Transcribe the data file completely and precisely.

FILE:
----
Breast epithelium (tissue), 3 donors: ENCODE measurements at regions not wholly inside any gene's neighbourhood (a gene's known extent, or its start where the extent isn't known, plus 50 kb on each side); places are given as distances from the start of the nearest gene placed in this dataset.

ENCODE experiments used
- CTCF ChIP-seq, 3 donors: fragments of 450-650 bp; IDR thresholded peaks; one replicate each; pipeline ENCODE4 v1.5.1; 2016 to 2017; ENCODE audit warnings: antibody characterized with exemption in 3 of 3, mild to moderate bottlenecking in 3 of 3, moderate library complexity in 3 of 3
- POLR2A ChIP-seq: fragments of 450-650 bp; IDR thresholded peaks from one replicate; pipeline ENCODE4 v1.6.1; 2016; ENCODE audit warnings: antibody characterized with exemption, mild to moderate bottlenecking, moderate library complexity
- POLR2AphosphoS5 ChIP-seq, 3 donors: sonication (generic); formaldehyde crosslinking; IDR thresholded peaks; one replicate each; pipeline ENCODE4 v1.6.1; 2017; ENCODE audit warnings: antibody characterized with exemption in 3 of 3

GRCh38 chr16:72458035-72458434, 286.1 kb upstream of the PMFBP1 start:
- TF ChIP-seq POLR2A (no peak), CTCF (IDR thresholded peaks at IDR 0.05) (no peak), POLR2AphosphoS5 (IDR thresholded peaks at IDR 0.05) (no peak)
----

Breast epithelium (tissue), 3 donors: ENCODE measurements at regions not wholly inside any gene's neighbourhood (a gene's known extent, or its start where the extent isn't known, plus 50 kb on each side); places are given as distances from the start of the nearest gene placed in this dataset.

ENCODE experiments used
- CTCF ChIP-seq, 3 donors: fragments of 450-650 bp; IDR thresholded peaks; one replicate each; pipeline ENCODE4 v1.5.1; 2016 to 2017; ENCODE audit warnings: antibody characterized with exemption in 3 of 3, mild to moderate bottlenecking in 3 of 3, moderate library complexity in 3 of 3
- POLR2A ChIP-seq: fragments of 450-650 bp; IDR thresholded peaks from one replicate; pipeline ENCODE4 v1.6.1; 2016; ENCODE audit warnings: antibody characterized with exemption, mild to moderate bottlenecking, moderate library complexity
- POLR2AphosphoS5 ChIP-seq, 3 donors: sonication (generic); formaldehyde crosslinking; IDR thresholded peaks; one replicate each; pipeline ENCODE4 v1.6.1; 2017; ENCODE audit warnings: antibody characterized with exemption in 3 of 3

GRCh38 chr16:72458035-72458434, 286.1 kb upstream of the PMFBP1 start:
- TF ChIP-seq POLR2A (no peak), CTCF (IDR thresholded peaks at IDR 0.05) (no peak), POLR2AphosphoS5 (IDR thresholded peaks at IDR 0.05) (no peak)